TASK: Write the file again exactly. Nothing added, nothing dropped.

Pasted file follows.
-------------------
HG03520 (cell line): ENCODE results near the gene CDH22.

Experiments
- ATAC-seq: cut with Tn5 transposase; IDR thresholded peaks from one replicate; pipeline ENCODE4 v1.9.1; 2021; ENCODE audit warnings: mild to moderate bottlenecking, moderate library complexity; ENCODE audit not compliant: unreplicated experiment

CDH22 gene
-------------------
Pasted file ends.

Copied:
HG03520 (cell line): ENCODE results near the gene CDH22.

Experiments
- ATAC-seq: cut with Tn5 transposase; IDR thresholded peaks from one replicate; pipeline ENCODE4 v1.9.1; 2021; ENCODE audit warnings: mild to moderate bottlenecking, moderate library complexity; ENCODE audit not compliant: unreplicated experiment

CDH22 gene